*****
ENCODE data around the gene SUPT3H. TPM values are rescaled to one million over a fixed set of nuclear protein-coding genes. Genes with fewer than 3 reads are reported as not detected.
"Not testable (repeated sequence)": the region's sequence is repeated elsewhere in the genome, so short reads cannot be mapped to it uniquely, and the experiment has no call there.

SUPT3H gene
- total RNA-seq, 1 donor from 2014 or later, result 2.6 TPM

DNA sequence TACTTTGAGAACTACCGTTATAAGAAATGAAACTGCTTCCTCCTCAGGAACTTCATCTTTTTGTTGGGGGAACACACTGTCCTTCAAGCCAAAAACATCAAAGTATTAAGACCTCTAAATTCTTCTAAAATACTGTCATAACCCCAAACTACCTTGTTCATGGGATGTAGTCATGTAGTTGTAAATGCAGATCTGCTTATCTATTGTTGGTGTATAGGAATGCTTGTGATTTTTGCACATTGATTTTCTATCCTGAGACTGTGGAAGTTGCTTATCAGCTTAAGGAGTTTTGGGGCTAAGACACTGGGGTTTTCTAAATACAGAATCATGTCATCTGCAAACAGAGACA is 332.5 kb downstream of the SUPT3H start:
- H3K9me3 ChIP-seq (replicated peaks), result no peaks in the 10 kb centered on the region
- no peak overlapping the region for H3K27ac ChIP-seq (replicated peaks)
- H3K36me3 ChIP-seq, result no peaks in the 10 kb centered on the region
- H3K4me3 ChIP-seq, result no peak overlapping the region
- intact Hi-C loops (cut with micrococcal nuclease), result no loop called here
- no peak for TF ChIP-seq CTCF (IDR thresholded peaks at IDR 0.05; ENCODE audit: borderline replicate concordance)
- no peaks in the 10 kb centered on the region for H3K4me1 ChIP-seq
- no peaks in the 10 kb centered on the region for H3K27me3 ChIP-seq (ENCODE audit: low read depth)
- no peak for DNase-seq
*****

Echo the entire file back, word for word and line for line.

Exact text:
ENCODE data around the gene SUPT3H. TPM values are rescaled to one million over a fixed set of nuclear protein-coding genes. Genes with fewer than 3 reads are reported as not detected.
"Not testable (repeated sequence)": the region's sequence is repeated elsewhere in the genome, so short reads cannot be mapped to it uniquely, and the experiment has no call there.

SUPT3H gene
- total RNA-seq, 1 donor from 2014 or later, result 2.6 TPM

DNA sequence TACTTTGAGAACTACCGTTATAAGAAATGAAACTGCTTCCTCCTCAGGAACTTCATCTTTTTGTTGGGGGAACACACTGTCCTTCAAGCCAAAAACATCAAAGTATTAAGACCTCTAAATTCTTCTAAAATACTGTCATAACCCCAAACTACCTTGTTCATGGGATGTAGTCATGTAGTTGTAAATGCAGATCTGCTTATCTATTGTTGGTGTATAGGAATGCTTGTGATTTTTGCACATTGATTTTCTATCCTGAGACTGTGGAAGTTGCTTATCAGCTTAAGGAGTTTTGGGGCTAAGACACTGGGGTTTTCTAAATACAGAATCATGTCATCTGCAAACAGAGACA is 332.5 kb downstream of the SUPT3H start:
- H3K9me3 ChIP-seq (replicated peaks), result no peaks in the 10 kb centered on the region
- no peak overlapping the region for H3K27ac ChIP-seq (replicated peaks)
- H3K36me3 ChIP-seq, result no peaks in the 10 kb centered on the region
- H3K4me3 ChIP-seq, result no peak overlapping the region
- intact Hi-C loops (cut with micrococcal nuclease), result no loop called here
- no peak for TF ChIP-seq CTCF (IDR thresholded peaks at IDR 0.05; ENCODE audit: borderline replicate concordance)
- no peaks in the 10 kb centered on the region for H3K4me1 ChIP-seq
- no peaks in the 10 kb centered on the region for H3K27me3 ChIP-seq (ENCODE audit: low read depth)
- no peak for DNase-seq